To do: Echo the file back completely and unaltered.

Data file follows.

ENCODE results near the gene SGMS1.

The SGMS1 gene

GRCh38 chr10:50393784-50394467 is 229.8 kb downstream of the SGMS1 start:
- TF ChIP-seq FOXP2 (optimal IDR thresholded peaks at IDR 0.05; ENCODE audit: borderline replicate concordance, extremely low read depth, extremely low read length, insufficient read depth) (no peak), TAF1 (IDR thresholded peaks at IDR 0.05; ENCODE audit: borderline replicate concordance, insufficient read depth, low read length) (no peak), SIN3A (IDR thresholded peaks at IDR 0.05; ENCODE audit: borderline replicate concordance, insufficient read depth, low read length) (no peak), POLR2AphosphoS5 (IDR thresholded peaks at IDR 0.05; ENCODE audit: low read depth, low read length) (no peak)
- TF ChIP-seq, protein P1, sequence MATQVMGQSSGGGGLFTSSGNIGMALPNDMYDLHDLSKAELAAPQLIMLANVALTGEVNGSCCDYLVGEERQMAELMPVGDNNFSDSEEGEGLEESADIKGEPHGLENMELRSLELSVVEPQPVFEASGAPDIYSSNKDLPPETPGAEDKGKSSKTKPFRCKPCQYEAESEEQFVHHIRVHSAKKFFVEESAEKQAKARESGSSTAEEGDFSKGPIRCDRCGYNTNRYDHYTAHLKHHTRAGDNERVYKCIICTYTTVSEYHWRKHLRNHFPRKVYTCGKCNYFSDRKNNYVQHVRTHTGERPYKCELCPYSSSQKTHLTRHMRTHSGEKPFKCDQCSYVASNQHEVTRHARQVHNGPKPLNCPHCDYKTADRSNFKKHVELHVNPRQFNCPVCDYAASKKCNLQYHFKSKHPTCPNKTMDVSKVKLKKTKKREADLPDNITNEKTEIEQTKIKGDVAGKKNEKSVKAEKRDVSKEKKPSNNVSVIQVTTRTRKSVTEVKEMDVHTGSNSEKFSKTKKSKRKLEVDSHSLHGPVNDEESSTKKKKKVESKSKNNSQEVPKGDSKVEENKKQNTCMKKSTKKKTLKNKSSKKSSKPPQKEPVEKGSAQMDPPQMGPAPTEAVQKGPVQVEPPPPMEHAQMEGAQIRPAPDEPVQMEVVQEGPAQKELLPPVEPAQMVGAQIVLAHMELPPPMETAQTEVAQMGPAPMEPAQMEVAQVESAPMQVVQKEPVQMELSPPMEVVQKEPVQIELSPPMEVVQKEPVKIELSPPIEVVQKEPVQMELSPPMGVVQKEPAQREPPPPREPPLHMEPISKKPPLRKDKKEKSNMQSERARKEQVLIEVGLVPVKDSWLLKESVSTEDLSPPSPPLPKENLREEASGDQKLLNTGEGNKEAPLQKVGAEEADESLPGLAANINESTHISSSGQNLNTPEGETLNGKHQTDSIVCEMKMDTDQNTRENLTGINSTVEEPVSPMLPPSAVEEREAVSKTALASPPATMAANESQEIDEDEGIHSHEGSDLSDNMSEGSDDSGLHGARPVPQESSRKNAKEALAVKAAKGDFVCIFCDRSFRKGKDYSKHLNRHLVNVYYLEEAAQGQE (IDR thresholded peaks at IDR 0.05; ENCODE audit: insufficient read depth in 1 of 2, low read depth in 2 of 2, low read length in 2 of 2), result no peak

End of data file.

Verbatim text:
ENCODE results near the gene SGMS1.

The SGMS1 gene

GRCh38 chr10:50393784-50394467 is 229.8 kb downstream of the SGMS1 start:
- TF ChIP-seq FOXP2 (optimal IDR thresholded peaks at IDR 0.05; ENCODE audit: borderline replicate concordance, extremely low read depth, extremely low read length, insufficient read depth) (no peak), TAF1 (IDR thresholded peaks at IDR 0.05; ENCODE audit: borderline replicate concordance, insufficient read depth, low read length) (no peak), SIN3A (IDR thresholded peaks at IDR 0.05; ENCODE audit: borderline replicate concordance, insufficient read depth, low read length) (no peak), POLR2AphosphoS5 (IDR thresholded peaks at IDR 0.05; ENCODE audit: low read depth, low read length) (no peak)
- TF ChIP-seq, protein P1, sequence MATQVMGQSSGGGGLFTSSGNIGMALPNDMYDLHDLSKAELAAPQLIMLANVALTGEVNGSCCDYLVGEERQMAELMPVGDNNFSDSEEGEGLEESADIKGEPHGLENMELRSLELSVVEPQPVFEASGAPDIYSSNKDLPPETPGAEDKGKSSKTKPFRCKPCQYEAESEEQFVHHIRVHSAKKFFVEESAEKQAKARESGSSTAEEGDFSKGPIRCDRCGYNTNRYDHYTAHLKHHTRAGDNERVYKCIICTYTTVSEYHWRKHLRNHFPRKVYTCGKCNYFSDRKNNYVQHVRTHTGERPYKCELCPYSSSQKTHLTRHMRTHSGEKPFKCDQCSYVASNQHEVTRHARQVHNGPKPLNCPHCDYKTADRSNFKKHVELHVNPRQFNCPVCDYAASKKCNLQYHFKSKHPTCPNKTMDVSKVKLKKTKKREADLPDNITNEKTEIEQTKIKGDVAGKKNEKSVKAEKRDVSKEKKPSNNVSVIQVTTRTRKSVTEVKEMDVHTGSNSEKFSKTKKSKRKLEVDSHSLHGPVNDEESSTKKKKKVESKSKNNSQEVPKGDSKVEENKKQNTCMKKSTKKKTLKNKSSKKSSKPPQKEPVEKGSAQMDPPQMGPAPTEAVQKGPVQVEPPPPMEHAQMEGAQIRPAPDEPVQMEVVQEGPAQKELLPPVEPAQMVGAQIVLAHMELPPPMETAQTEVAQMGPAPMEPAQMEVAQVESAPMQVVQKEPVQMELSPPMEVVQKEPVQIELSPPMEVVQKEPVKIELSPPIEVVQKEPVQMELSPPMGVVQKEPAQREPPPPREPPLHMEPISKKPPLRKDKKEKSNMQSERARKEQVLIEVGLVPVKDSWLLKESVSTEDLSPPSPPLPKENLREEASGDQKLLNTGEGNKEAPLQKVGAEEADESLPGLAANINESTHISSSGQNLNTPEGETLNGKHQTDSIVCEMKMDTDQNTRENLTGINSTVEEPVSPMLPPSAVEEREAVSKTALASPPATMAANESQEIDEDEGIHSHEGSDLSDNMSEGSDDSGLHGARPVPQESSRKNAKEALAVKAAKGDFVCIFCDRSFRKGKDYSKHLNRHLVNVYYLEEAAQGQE (IDR thresholded peaks at IDR 0.05; ENCODE audit: insufficient read depth in 1 of 2, low read depth in 2 of 2, low read length in 2 of 2), result no peak